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Insights, Research and Trends

Promising results with Brahmi for ADHD

Attention deficit hyperactivity disorder (ADHD) is a neurodevelopmental disorder that is characterised by symptoms like hyperactivity, impulsivity, and inattentiveness.

Clinical diagnoses of ADHD and the use of prescription medications for its treatment have increased in recent years. Current treatments may involve amphetamine-type substances, a path not favoured by many parents. Therefore, alternatives are required.

Few nutritional or pharmacological alternatives that reduce ADHD associated symptoms (hyperactivity and inattention) have been subjected to rigorous clinical trials.

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Consumer understanding of immunity has evolved

The World Health Organisation might have declared that Covid-19 no longer constitutes a public health emergency, but consumer interest in immunity isn’t decreasing.

That’s the starting point of health, nutrition and beauty ingredients formulator dsm-firmenich’s latest Immunity Report.

But the report goes on to identify a move from short-term measures designed to boost defences to a greater emphasis on overall health and quality of life as a result of improved immunity.

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Climate warning on meat packaging?

Adding graphic warnings about health and climate change to meat products in a similar way to messages on cigarette packets could reduce consumption, a study suggests.

Researchers at Durham University found that a range of warning labels linking the consumption of meat to poor health, climate change and pandemics made people less likely to choose a meal that included meat.

They said between seven and 10% of people were swayed by cigarette-style messages and believe this could help people to eat healthier food and reduce their carbon footprint.

Menopause missing links

Almost half of women are worried their diets aren’t meeting their nutritional needs in menopause.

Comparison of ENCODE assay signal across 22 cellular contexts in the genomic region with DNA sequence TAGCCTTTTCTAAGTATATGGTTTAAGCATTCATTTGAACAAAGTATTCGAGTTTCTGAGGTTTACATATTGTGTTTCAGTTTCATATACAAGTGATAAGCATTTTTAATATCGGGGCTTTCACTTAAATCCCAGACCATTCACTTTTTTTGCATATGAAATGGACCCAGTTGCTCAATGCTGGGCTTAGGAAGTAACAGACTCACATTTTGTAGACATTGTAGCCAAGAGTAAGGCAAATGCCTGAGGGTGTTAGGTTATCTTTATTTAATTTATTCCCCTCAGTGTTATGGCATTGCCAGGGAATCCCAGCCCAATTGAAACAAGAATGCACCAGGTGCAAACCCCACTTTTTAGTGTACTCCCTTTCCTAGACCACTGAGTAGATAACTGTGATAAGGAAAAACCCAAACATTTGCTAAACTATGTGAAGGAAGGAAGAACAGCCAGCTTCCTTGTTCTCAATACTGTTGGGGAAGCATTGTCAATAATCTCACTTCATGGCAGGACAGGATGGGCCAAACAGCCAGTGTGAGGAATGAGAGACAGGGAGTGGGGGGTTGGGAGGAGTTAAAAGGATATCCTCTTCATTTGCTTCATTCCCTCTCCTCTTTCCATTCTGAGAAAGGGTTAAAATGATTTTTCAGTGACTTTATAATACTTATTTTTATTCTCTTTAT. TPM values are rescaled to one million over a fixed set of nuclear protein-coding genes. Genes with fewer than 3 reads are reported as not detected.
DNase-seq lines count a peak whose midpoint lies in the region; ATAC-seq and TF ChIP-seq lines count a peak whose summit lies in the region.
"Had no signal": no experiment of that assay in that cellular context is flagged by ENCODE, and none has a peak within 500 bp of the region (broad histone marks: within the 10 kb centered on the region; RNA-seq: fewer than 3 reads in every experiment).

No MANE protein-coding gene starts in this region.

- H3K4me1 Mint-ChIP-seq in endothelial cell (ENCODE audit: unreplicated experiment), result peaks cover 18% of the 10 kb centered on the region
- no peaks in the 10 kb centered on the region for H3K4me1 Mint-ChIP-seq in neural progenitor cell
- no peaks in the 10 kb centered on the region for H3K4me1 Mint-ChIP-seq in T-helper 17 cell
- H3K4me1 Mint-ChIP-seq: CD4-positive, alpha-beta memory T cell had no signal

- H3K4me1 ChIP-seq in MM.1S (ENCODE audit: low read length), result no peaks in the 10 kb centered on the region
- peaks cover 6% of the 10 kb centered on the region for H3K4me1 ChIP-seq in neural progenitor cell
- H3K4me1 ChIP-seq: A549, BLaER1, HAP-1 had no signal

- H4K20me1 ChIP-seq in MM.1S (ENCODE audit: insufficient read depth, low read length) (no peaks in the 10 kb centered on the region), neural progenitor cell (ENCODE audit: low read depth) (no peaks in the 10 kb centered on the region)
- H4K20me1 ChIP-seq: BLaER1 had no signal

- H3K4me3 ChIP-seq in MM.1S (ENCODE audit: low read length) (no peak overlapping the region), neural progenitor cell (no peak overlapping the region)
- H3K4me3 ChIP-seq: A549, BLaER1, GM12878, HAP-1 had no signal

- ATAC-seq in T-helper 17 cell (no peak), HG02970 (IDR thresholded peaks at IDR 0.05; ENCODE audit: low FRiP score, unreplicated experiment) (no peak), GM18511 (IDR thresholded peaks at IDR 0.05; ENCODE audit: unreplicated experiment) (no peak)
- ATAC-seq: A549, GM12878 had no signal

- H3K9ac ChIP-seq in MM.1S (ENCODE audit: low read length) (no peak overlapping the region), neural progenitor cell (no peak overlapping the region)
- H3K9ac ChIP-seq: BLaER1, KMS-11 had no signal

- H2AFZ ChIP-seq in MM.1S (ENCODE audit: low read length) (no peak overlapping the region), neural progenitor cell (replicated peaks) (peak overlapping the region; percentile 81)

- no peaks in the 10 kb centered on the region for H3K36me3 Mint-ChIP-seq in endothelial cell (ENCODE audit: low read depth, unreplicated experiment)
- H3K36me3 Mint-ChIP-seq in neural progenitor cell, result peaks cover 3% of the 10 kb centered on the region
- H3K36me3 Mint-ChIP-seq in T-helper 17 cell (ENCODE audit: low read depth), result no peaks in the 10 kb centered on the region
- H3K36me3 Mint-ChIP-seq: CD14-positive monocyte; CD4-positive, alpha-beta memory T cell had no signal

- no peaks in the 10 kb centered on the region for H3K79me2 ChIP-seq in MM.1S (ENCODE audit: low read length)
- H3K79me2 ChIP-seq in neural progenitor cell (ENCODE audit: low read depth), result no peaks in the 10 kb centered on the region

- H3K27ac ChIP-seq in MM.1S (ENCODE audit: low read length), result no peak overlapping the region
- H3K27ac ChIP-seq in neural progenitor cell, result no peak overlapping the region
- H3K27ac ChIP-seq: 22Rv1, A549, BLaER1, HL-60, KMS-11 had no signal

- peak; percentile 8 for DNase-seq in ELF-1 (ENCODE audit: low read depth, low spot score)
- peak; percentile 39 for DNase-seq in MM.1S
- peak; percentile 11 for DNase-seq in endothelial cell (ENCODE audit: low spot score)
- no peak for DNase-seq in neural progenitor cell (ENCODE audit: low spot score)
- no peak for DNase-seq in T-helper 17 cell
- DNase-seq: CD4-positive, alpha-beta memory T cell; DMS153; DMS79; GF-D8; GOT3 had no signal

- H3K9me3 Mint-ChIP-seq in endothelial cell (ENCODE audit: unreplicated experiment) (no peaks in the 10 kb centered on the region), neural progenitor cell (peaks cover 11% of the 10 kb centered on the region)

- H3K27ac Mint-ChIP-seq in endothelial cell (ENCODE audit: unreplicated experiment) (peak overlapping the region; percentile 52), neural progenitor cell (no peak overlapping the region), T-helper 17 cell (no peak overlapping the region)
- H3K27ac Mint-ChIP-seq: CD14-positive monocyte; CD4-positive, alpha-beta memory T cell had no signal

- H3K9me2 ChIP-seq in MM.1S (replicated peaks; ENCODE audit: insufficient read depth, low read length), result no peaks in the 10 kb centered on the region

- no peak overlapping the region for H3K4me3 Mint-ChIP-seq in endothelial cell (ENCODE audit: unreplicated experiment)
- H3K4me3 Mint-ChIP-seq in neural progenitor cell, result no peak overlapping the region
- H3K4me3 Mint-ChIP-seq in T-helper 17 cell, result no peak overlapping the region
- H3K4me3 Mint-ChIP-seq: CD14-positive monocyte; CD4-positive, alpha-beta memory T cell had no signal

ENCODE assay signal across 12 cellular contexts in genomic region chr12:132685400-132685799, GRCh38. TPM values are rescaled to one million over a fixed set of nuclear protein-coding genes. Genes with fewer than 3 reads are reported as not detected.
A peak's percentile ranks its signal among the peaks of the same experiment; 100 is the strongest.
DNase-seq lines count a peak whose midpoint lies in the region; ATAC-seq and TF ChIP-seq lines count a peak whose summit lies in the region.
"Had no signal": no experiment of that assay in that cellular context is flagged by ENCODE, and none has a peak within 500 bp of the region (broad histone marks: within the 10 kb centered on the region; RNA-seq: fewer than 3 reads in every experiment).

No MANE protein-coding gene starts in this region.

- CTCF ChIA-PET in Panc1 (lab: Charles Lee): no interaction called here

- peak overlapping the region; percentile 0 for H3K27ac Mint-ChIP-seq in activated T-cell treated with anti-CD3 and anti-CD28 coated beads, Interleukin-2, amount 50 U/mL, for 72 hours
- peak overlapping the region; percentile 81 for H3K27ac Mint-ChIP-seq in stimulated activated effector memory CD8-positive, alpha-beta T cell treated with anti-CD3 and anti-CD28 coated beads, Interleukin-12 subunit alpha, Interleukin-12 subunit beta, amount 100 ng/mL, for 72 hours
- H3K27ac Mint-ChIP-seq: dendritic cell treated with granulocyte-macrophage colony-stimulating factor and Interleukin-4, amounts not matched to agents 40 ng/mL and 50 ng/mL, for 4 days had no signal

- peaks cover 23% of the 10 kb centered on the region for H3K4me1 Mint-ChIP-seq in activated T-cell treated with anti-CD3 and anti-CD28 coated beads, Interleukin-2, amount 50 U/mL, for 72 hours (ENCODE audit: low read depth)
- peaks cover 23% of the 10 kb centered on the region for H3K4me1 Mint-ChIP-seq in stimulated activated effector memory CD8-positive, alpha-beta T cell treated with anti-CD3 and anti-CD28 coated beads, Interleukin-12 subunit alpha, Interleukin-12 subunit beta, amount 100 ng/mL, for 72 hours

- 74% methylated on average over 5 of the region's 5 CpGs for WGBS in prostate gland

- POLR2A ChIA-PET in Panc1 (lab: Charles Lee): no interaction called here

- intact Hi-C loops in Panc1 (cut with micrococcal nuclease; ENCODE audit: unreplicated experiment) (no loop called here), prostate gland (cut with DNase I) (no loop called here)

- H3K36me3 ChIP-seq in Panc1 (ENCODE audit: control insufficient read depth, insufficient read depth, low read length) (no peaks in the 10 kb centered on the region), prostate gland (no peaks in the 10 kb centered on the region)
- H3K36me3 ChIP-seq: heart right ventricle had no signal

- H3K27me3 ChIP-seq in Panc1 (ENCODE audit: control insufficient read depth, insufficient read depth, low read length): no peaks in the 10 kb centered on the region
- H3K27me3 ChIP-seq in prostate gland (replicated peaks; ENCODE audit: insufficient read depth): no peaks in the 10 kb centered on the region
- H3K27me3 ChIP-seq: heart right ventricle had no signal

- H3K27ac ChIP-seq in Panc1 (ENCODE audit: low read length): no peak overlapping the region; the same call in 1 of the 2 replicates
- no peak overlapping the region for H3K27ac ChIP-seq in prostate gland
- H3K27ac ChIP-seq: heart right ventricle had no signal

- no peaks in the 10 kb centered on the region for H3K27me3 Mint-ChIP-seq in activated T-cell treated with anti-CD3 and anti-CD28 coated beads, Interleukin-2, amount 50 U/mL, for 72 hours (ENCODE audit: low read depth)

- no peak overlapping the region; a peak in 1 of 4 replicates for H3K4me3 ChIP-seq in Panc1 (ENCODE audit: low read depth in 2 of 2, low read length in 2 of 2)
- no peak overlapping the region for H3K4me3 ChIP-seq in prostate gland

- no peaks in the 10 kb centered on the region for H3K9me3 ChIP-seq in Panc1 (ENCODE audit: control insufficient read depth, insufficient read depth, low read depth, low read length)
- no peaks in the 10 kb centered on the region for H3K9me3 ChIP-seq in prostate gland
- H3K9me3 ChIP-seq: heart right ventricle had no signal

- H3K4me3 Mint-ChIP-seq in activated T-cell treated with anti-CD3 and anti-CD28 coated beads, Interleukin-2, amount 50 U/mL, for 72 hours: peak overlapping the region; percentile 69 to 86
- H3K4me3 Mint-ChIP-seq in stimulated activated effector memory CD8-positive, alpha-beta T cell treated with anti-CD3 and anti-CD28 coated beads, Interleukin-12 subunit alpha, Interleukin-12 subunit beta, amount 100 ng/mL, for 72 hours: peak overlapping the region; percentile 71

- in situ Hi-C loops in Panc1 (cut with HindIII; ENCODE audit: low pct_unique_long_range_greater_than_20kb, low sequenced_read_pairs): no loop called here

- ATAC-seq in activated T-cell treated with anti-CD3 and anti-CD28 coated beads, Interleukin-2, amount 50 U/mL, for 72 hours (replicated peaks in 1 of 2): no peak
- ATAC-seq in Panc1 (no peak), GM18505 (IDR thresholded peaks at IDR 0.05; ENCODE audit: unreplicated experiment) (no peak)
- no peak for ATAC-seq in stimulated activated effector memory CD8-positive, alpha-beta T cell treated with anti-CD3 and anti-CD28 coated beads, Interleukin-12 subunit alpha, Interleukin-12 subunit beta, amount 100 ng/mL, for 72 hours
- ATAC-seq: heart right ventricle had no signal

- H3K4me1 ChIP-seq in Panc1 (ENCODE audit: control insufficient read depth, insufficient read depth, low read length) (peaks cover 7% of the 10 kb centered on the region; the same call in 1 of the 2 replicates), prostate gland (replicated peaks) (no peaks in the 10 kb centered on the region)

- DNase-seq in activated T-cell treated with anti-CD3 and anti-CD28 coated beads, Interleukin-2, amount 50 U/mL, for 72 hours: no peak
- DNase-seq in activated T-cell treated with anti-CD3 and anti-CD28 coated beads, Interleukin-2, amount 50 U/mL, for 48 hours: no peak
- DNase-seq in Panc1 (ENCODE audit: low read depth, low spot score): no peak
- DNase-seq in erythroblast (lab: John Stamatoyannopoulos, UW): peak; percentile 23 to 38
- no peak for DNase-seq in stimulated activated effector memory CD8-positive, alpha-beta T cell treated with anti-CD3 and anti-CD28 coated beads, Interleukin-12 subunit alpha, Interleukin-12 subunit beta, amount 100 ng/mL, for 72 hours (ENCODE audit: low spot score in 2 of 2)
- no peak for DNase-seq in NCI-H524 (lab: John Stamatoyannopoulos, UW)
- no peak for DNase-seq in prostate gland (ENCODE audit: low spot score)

That’s according to a research report by the Health & Food Supplements Information Service (HSIS,

Menopause Nutrition: Challenges and Opportunities also found that too few women are taking the simple step of bridging nutritional gaps with a dietary supplement.

HSIS dietitian Dr Carrie Ruxton says: “Around the menopause, women’s nutrient intakes need to adapt to support their changing health status. It’s more important than ever to have plenty of bone-strengthening vitamin D and calcium as well as heart-healthy omega-3 fats and B-vitamins, which also support cognition and mood. But too many are simply unaware.”

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Photo: Passion for the Planet

The D factor

Everyone knows that vitamin D is vital for healthy bones and a stronger immune system but could low levels be a major driver of Alzheimer’s and age-related cognitive decline?

Research suggests that the levels of vitamin D commonly found in the UK are accelerating cognitive decline and increasing the risk of a dementia diagnosis and that supplementing with vitamin D, especially in the winter, can reduce future dementia risk.

Vitamin D deficiency is well known to increase future risk of Alzheimer’s disease. A further large-scale study earlier this year involving over twelve thousand dementia-free 70+ year-olds shows that supplementing with vitamin D had a 40% lower incidence of dementia.

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